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A new era in healthcare is inspiring radiology practices to reach across traditional boundaries and forge alliances with hospitals, health systems, and other practices
Detours notwithstanding, radiology is making slow progress toward the demonstration of meaningful use of health IT
It’s not a figment of your imagination: Radiology practices are getting larger via mergers/acquisitions. Hospitals are broadening their reach, using the same tactics, in their efforts to maintain regional influence.
Some battles are destined to be fought over and over again. The fight to eliminate the IOASE is one such skirmish; it refuses to go away, after more than a decade of debate.
The data-intensive nature of radiology has long kept the specialty on the cutting edge of IT. That’s why cloud computing is a relatively old concept among imaging-informatics veterans.
Geraldine McGinty, MD, MBA, chair of the ACR® Commission on Economics, explores the difference between ACR and payor positions on quality.
What, exactly, do patients, employers, and insurers want from radiology? All too frequently, the answer is more expertise, at a lower price.
High-tech communication in 2012 is undeniably fast and efficient, but does it build trust? Among referring physicians who rely on radiologists, the question transcends the objective nature of science and drifts into the subjective world of personal relationships.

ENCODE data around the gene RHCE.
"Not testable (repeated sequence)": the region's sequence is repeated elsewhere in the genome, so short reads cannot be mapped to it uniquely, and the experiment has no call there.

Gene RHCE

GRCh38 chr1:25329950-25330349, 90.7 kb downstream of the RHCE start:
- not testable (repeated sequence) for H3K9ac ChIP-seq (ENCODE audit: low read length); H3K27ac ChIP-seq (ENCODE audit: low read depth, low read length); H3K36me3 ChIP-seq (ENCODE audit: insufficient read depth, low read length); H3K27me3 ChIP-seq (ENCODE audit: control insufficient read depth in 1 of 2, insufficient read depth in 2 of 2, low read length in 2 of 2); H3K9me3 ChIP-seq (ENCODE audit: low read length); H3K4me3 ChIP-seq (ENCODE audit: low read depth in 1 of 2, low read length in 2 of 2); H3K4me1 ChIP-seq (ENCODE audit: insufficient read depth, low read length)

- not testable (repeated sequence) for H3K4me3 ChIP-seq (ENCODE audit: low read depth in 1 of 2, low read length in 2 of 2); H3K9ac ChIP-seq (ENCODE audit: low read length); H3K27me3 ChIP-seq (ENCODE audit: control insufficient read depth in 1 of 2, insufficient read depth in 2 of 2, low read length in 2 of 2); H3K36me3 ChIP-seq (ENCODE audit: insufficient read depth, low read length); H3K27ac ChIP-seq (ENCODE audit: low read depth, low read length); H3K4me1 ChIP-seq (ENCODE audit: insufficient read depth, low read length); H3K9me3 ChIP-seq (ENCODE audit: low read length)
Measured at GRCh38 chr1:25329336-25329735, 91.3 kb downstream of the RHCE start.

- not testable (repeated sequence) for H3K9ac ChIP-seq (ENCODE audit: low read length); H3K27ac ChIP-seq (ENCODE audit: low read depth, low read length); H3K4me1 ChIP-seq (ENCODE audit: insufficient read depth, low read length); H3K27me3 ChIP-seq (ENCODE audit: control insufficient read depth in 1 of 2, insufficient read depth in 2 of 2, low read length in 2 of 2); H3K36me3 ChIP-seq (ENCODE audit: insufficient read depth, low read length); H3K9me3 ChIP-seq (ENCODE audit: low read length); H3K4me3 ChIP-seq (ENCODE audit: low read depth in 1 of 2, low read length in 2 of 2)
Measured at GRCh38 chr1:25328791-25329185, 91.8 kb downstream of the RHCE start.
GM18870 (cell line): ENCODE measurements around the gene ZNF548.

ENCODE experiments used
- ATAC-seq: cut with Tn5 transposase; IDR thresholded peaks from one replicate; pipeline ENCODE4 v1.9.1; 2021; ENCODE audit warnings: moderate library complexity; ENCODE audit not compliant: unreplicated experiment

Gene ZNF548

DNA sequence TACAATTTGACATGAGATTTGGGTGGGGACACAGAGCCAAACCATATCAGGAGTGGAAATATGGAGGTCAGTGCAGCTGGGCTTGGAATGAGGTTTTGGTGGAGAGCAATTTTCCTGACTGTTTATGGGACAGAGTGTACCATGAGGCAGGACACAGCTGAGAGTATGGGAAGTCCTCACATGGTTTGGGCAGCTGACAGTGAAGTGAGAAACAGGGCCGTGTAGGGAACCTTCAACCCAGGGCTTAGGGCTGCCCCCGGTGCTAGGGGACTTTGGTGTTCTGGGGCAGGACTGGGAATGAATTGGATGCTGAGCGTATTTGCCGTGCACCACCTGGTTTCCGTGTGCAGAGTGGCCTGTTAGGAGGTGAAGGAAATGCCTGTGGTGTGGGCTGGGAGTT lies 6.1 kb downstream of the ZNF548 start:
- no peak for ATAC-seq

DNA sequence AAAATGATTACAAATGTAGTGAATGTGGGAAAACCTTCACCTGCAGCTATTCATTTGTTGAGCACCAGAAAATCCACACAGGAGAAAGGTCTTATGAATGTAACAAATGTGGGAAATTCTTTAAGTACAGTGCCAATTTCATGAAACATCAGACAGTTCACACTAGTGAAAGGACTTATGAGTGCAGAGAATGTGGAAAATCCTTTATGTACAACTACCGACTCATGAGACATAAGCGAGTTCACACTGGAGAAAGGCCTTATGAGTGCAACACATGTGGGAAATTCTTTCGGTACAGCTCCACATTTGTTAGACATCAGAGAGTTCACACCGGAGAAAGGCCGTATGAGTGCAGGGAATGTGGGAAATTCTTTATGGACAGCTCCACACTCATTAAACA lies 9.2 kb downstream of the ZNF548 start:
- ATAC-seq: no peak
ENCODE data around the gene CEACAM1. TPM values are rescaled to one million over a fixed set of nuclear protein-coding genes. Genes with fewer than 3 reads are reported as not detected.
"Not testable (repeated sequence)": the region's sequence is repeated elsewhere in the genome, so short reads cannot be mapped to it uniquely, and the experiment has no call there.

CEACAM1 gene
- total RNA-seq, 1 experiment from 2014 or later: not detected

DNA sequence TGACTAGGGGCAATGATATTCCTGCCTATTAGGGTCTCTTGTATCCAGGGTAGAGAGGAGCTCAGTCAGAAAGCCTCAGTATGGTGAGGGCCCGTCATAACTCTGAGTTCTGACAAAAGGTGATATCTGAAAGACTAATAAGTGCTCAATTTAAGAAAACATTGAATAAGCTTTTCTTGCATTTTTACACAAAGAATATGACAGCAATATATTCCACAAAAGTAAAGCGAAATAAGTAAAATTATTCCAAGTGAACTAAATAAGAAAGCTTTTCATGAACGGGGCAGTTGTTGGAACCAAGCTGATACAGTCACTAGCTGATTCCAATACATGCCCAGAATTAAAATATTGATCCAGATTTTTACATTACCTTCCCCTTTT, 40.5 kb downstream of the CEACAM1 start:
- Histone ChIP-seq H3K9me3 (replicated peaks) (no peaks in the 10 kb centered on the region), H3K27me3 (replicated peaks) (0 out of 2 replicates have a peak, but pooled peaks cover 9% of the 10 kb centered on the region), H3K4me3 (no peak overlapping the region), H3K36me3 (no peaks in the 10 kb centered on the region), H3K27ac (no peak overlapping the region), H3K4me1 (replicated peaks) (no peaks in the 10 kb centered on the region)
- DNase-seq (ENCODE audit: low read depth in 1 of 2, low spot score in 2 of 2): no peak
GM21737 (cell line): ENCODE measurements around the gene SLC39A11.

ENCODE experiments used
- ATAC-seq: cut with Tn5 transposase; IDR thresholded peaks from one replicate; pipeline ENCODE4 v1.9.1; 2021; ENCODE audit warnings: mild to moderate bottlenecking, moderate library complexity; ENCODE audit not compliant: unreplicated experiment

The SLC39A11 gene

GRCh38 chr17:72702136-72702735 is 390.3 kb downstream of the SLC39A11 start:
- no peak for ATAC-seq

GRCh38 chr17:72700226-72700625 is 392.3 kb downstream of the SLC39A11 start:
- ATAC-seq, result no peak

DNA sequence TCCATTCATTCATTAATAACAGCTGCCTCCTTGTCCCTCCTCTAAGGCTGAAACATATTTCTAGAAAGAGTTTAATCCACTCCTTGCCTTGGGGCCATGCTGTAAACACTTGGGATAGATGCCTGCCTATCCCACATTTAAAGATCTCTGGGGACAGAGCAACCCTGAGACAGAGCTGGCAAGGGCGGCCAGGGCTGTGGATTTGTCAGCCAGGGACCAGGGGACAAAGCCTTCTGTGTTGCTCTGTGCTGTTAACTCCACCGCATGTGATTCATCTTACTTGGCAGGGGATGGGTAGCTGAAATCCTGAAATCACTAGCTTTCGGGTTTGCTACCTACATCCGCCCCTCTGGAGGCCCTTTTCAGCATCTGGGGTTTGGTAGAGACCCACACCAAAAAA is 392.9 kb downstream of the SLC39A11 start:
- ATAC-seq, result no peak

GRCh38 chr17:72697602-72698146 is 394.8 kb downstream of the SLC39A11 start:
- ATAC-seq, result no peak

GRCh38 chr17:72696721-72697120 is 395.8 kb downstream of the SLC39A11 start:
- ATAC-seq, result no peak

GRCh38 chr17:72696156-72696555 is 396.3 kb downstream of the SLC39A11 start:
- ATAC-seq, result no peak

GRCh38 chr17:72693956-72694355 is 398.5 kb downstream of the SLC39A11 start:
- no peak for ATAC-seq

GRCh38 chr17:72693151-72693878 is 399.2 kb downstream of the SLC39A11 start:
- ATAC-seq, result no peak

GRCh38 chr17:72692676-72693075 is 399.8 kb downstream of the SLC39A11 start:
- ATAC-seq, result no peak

After government officials revised the Health Information Technology for Economic and Clinical Health (HITECH) Act to include hospital-based physicians practicing in outpatient settings, radiology practices began scrambling to determine what it will mean to them. IT adjustments take time and money, and practices waiting for stage 2 meaningful-use
When Barry D. Pressman, MD, FACR, began his radiology career, Nixon was resigning from the White House and neuroradiology was just developing as a specialty. Musculoskeletal radiology largely meant reading bone radiographs. Pressman says, “CT came on the scene in 1972, but we didn’t even know how to spell it yet. Now, we have all these new